Summer is around the corner and juniors may be thinking about their college essay. We asked Craig Heller, President of College Essay Solutions, to share his expertise and tips for writing a college essay.
Having worked with hundreds of rising seniors on their college application essays, over fifteen years as an essay coach, I have developed a good sense of what makes an effective essay. No list of such guidelines could possibly be complete, and outstanding essays are written every year that break all the rules. But, to get you started, here are five keys I believe will put you on the road to
an essay that will enhance your chances for acceptance to your first-choice college.
- Write something only you can write.
The college application essay is not the place to put forth your ideas for solving world hunger or establishing peace across our planet. College admissions officers want to know about you, the person behind the GPA, test scores, and extracurricular activities. They want to better understand your values, goals, outlook on life, your level of maturity, and what kind of citizen you might be on campus. Therefore, in choosing a topic for your essay, it is critical that you write something only you can write.
Approaching your essay with this in mind will usually lead to a narrative – a story that illuminates an aspect of your personality, what you have learned so far in life, or how you react to adversity – which is another plus. The narrative doesn’t have to center around a momentous event; it’s fine to go small. It just has to have had a clear and recognizable impact on you.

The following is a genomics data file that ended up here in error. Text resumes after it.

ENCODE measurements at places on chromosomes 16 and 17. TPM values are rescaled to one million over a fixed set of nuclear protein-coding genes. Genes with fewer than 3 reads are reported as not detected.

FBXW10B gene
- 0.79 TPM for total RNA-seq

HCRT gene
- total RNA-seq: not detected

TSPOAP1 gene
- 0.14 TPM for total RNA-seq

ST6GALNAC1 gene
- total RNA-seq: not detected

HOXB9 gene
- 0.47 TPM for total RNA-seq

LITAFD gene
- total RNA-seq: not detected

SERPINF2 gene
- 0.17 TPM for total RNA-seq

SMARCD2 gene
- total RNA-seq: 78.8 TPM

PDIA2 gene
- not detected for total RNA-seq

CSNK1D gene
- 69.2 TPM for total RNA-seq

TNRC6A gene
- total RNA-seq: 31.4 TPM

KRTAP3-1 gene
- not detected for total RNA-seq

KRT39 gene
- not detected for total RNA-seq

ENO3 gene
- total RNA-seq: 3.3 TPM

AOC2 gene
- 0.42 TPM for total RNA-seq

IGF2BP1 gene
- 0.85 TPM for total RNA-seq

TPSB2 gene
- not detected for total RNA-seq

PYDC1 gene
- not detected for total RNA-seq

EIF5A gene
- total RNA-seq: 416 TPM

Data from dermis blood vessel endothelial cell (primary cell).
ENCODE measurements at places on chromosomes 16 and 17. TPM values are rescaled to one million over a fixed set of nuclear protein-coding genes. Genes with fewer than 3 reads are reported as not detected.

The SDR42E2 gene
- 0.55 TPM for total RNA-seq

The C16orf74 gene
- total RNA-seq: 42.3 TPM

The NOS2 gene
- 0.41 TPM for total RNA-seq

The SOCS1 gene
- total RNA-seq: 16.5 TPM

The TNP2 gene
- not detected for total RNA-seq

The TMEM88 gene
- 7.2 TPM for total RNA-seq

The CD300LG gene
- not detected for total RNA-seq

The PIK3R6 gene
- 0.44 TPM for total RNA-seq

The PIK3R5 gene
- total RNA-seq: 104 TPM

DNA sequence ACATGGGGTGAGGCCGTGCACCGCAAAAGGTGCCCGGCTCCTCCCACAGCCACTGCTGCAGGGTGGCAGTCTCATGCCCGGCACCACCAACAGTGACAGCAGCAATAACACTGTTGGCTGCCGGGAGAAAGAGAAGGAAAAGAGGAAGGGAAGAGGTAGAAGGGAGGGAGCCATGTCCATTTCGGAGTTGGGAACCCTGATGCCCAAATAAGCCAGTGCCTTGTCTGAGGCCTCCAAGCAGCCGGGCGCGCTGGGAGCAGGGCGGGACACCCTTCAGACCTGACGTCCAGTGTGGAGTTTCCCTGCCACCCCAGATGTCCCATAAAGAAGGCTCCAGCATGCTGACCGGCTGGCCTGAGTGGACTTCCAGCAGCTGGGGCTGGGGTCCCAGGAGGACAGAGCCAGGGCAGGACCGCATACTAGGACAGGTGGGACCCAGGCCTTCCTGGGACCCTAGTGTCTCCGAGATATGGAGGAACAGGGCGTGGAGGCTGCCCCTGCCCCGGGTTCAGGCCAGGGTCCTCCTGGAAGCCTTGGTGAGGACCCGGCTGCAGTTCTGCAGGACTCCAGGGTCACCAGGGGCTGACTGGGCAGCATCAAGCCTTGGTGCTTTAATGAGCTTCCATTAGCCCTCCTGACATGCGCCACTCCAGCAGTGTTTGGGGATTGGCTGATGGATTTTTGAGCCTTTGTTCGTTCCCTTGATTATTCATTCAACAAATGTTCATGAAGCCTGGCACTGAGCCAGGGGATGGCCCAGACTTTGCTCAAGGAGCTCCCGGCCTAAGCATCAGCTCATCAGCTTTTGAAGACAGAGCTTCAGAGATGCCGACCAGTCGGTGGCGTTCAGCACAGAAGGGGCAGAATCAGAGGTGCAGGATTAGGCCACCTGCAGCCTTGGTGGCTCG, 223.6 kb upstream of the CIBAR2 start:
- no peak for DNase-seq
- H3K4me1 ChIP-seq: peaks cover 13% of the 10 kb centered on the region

Finding this topic, of course, will take significant brainstorming. There will probably be moments where you’ll think, “I’m not interesting!” Or, “I haven’t done anything in my life!” This feeling is natural and common, but also not true. You are a high school senior and no one expects you to have discovered a new planet during spring break.
- Demonstrate deep thinking
Once you’ve chosen a topic, you need to explore it on a level that demonstrates your ability to assess events in your life with a high degree of self-reflection, intelligence, creativity, and perception. Although the specific actions and events of your narrative are important, it is your reaction to those events – how you felt, what you learned, how they affected you moving forward – that will establish you as an attractive candidate for admissions. Instead of spending a lot of time describing the specifics of the Christmas toy drive you spearheaded, describe your emotions when you saw a homeless, five-year-old girl playing with a donated doll. Rather than explain who’s related to whom at your family reunion, let the reader know how moved you were to be a part of such a loving lineage, and the responsibility that entails.
- Don’t sell yourself
The Admissions Committee member who will be reading your essay is fully aware that you are trying to make a good impression. Yet students who come on too strong risk arousing “push back” in the reader. When confronted by an essay that is little more than a student’s advertisement for him or herself, the reader’s attitude can quickly turn sour. Instead, wry self-deprecation can be both charming and disarming. A touch of healthy humility can enhance your likability and bring a smile to a reader’s face.